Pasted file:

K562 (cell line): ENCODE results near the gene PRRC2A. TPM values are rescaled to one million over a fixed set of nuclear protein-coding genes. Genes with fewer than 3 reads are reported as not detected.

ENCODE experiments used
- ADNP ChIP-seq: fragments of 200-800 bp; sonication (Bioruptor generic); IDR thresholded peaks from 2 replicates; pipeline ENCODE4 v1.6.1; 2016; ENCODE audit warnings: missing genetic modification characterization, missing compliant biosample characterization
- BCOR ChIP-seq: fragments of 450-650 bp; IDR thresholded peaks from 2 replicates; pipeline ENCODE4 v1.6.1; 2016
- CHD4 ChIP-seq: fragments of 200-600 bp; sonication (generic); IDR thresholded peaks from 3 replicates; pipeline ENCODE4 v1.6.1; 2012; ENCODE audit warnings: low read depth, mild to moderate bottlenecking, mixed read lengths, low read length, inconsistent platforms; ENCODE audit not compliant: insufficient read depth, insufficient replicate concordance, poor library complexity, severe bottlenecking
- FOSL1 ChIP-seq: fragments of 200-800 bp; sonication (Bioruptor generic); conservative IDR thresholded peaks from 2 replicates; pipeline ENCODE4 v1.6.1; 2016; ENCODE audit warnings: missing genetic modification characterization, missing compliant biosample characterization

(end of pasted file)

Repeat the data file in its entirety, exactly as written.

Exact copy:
K562 (cell line): ENCODE results near the gene PRRC2A. TPM values are rescaled to one million over a fixed set of nuclear protein-coding genes. Genes with fewer than 3 reads are reported as not detected.

ENCODE experiments used
- ADNP ChIP-seq: fragments of 200-800 bp; sonication (Bioruptor generic); IDR thresholded peaks from 2 replicates; pipeline ENCODE4 v1.6.1; 2016; ENCODE audit warnings: missing genetic modification characterization, missing compliant biosample characterization
- BCOR ChIP-seq: fragments of 450-650 bp; IDR thresholded peaks from 2 replicates; pipeline ENCODE4 v1.6.1; 2016
- CHD4 ChIP-seq: fragments of 200-600 bp; sonication (generic); IDR thresholded peaks from 3 replicates; pipeline ENCODE4 v1.6.1; 2012; ENCODE audit warnings: low read depth, mild to moderate bottlenecking, mixed read lengths, low read length, inconsistent platforms; ENCODE audit not compliant: insufficient read depth, insufficient replicate concordance, poor library complexity, severe bottlenecking
- FOSL1 ChIP-seq: fragments of 200-800 bp; sonication (Bioruptor generic); conservative IDR thresholded peaks from 2 replicates; pipeline ENCODE4 v1.6.1; 2016; ENCODE audit warnings: missing genetic modification characterization, missing compliant biosample characterization